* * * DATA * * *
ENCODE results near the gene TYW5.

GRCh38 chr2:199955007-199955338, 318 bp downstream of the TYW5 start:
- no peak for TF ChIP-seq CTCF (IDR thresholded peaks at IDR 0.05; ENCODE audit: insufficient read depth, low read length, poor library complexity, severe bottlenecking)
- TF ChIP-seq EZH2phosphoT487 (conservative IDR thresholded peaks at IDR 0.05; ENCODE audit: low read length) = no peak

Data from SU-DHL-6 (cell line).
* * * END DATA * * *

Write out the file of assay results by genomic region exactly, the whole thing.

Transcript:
ENCODE results near the gene TYW5.

GRCh38 chr2:199955007-199955338, 318 bp downstream of the TYW5 start:
- no peak for TF ChIP-seq CTCF (IDR thresholded peaks at IDR 0.05; ENCODE audit: insufficient read depth, low read length, poor library complexity, severe bottlenecking)
- TF ChIP-seq EZH2phosphoT487 (conservative IDR thresholded peaks at IDR 0.05; ENCODE audit: low read length) = no peak

Data from SU-DHL-6 (cell line).